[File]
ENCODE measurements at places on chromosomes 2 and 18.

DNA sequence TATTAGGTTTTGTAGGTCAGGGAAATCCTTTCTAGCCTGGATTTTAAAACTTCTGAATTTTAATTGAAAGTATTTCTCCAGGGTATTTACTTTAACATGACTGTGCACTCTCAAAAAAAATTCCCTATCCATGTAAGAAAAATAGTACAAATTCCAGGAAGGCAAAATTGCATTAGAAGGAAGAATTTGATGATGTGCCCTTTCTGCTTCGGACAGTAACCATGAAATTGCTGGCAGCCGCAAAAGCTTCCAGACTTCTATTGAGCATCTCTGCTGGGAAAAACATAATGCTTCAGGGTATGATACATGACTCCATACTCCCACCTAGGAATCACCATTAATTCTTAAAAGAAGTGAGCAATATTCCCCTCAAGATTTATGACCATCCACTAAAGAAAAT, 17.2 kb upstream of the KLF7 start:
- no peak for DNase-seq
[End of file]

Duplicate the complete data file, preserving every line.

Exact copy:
ENCODE measurements at places on chromosomes 2 and 18.

DNA sequence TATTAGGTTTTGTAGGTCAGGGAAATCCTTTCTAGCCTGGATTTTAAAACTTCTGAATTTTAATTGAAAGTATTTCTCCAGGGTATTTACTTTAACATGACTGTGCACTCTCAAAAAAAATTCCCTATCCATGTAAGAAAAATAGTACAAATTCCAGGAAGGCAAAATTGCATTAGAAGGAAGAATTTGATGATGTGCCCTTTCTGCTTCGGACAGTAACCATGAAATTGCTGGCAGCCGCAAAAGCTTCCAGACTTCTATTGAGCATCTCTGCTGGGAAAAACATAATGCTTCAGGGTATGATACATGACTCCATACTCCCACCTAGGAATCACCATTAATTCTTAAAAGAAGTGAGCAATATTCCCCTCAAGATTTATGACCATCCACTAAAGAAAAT, 17.2 kb upstream of the KLF7 start:
- no peak for DNase-seq